Despite New Pay Offer, Teachers Continue Strike

Secondary school teachers in Scotland have rejected a 5% pay offer from Cosla, the local authority body, with 70% saying they would back strike action without an improved deal. The Scottish Secondary Teachers’ Association (SSTA) said 80% of its members turned down the proposal. The negotiations come during a cost-of-living crisis caused by rising inflation and soaring energy prices.

 

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Cosla has also been locked in an industrial dispute with the Scottish government over school funding. The government was “committed to supporting a fair pay offer for teachers”. According to the SSTA, the 5% offer would have increased the average teacher’s pay by just £350 a year. The union is calling for a 10% pay rise for all teachers.

 

SSTA general secretary Ann Ballinger said: “This vote for industrial action demonstrates the level of anger and frustration felt by teachers at being offered a pay rise that does not even cover the cost of living.”Ms Ballinger added that the government needed to “act now” to resolve the dispute and prevent industrial action.

 

The Scottish government said it would “continue to work constructively with Cosla and other local authority bodies to deliver fair outcomes for employees”.

 

A spokesperson said: “We have been very clear that we expect any pay award for teachers to be affordable and sustainable and to strike the right balance between rewarding our excellent teaching workforce and ensuring value for money for taxpayers.”

 

In addition, the spokesperson said the government had “already committed over £51 million to support a fair pay award for teachers this year”.

 

The SSTA has not yet announced when strike action might take place. However, Ms Ballinger said the union would be “ballotting members in the coming weeks”.

 

If industrial action goes ahead, it will likely disrupt schools and cause inconvenience for parents and pupils. However, the SSTA has said that it would give “sufficient notice” of any action so that alternative arrangements could be made.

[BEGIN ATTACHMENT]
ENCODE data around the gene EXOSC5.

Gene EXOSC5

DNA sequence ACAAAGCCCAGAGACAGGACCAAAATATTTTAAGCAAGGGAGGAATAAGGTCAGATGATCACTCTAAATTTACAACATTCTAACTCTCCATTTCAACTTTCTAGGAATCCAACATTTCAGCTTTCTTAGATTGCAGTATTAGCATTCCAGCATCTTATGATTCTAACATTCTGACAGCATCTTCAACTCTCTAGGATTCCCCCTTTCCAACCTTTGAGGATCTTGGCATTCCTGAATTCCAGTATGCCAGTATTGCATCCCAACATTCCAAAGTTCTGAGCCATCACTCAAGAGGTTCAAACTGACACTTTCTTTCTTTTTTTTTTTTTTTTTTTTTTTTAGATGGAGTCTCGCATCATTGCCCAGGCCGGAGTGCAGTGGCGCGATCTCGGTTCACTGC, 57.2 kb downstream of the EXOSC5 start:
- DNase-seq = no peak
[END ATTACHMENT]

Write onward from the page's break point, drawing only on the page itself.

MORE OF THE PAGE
The dispute comes at a time of heightened tension between the government and Cosla over school funding. Last week, Cosla president Alison Evison warned that local authority budgets were “unfit for purpose”. Ms Evison said: “This is not about a pay rise for teachers; it is about the future of our children’s education.”

 

The government has said it is “fully committed” to providing the necessary funding for schools. However, Ms Evison has called on ministers to “put their money where their mouth is”. According to the SSTA, the 5% pay offer would have increased the average teacher’s pay by just £350 a year. The union is calling for a 10% pay rise for all teachers.

 

SSTA general secretary Ann Ballinger said: “This vote for industrial action demonstrates the level of anger and frustration felt by teachers at being offered a pay rise that does not even cover the cost of living.” Ms Ballinger added that the government needed to “act now” to resolve the dispute and prevent industrial action. The Scottish government said it would “continue to work constructively with Cosla and other local authority bodies to deliver fair outcomes for employees”.

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A spokesperson said: “We have been very clear that we expect any pay award for teachers to be affordable and sustainable and to strike the right balance between rewarding our excellent teaching workforce and ensuring value for money for taxpayers.” In addition, the spokesperson said the government had “already committed over £51 million to support a fair pay award for teachers this year”.

 

The SSTA has not yet announced when strike action might take place. However, Ms Ballinger said the union would be “ballotting members in the coming weeks”. If industrial action goes ahead, it will likely disrupt schools and cause inconvenience for parents and pupils. However, the SSTA has said that it would give “sufficient notice” of any action so that alternative arrangements could be made.

 

The dispute comes at a time of heightened tension between the government and Cosla over school funding. Last week, Cosla president Alison Evison warned that local authority budgets were “unfit for purpose”.Ms Evison said: “This is not about a pay rise for teachers; it is about the future of our children’s education.”

What do you think of the government’s response to the dispute? Let us know in the comments below.

 

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